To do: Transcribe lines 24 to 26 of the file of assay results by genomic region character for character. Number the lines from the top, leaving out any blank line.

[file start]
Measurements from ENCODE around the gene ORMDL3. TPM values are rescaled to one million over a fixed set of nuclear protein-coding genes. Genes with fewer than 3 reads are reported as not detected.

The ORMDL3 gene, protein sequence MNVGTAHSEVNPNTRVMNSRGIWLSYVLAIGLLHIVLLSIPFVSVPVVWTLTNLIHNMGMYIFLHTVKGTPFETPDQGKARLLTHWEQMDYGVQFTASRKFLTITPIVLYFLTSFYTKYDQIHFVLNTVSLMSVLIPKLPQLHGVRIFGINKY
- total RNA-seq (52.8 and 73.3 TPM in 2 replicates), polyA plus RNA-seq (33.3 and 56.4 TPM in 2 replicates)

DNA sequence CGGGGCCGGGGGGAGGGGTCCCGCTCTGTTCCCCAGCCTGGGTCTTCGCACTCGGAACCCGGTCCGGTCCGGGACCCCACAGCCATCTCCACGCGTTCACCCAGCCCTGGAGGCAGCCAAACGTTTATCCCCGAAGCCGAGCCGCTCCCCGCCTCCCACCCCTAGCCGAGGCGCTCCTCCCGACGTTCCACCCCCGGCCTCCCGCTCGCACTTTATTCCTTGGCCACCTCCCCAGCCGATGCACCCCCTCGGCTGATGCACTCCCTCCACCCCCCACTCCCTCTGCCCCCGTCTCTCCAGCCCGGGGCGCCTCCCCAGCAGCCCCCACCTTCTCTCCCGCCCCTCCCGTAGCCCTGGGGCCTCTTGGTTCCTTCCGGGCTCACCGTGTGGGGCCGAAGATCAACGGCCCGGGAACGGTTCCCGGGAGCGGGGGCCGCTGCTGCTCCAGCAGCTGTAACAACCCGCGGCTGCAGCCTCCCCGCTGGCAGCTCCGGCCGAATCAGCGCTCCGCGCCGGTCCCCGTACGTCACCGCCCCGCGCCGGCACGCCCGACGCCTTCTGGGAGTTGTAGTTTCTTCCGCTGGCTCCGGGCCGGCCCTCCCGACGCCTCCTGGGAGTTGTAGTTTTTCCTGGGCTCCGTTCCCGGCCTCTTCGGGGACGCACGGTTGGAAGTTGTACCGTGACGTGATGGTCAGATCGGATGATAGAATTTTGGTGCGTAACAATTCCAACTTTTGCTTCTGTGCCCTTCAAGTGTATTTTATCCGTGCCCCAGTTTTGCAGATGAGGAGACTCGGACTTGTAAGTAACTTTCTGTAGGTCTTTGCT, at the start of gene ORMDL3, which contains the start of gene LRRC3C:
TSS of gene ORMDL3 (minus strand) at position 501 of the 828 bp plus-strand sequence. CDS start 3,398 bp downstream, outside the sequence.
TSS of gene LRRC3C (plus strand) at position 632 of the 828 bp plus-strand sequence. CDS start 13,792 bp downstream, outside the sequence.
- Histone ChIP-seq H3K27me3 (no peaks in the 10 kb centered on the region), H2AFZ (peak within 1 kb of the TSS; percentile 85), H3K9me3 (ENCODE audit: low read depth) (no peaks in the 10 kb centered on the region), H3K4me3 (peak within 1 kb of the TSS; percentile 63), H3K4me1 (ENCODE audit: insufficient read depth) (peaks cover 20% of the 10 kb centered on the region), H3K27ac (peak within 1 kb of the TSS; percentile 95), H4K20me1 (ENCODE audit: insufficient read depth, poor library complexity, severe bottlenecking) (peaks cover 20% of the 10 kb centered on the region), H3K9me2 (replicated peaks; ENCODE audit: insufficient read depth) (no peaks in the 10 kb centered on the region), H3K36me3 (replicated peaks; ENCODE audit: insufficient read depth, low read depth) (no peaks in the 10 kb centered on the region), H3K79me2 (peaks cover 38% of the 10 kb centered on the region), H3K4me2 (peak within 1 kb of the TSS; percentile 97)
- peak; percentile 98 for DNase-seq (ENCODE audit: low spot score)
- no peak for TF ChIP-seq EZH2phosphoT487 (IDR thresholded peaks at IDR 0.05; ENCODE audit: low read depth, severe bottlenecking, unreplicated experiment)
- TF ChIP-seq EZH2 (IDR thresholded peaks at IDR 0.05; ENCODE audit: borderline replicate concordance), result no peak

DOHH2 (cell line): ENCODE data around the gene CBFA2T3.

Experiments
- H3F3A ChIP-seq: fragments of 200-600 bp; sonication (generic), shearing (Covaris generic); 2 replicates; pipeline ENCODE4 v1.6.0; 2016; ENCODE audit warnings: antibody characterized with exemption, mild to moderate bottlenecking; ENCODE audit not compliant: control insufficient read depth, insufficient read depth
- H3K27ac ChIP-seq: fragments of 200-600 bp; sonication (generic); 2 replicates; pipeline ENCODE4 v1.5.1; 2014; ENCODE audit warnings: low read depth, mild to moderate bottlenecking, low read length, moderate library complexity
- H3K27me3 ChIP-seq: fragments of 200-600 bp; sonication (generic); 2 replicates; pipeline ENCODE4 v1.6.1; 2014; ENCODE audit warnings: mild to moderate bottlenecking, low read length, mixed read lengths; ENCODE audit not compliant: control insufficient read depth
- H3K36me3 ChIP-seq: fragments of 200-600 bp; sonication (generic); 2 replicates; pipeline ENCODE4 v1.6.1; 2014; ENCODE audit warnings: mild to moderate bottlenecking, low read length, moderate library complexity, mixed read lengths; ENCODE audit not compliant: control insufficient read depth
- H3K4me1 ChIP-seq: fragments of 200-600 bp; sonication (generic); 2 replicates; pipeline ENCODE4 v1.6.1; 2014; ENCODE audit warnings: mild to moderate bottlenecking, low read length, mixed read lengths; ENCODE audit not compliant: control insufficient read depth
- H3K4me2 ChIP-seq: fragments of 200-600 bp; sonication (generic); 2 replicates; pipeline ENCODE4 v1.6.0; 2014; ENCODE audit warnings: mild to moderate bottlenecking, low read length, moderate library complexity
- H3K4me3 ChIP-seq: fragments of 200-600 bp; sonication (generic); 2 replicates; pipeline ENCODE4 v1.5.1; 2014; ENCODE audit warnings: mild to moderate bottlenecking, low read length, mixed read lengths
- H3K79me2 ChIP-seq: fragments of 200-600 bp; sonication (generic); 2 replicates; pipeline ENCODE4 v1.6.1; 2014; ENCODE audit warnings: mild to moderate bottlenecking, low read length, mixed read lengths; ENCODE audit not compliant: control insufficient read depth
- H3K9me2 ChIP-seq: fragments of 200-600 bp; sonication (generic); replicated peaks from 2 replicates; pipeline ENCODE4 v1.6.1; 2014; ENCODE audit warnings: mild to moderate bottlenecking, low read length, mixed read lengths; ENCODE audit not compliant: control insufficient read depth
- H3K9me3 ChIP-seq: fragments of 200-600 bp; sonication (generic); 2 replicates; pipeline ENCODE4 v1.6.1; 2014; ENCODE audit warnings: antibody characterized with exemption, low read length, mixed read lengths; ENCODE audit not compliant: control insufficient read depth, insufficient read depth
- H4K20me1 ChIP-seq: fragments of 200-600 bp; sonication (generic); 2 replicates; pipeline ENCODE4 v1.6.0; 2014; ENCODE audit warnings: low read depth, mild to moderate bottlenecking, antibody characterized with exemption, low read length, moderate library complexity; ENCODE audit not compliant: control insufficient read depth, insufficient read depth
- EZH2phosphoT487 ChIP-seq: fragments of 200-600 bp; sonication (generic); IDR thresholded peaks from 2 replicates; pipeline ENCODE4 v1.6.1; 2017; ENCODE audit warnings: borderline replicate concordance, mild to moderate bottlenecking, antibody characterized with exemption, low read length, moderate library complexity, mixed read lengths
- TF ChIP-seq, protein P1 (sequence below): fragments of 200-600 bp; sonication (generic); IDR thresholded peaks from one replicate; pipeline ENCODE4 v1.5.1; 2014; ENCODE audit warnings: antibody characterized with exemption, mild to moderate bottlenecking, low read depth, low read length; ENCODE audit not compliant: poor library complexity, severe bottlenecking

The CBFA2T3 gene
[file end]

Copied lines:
- EZH2phosphoT487 ChIP-seq: fragments of 200-600 bp; sonication (generic); IDR thresholded peaks from 2 replicates; pipeline ENCODE4 v1.6.1; 2017; ENCODE audit warnings: borderline replicate concordance, mild to moderate bottlenecking, antibody characterized with exemption, low read length, moderate library complexity, mixed read lengths
- TF ChIP-seq, protein P1 (sequence below): fragments of 200-600 bp; sonication (generic); IDR thresholded peaks from one replicate; pipeline ENCODE4 v1.5.1; 2014; ENCODE audit warnings: antibody characterized with exemption, mild to moderate bottlenecking, low read depth, low read length; ENCODE audit not compliant: poor library complexity, severe bottlenecking

The CBFA2T3 gene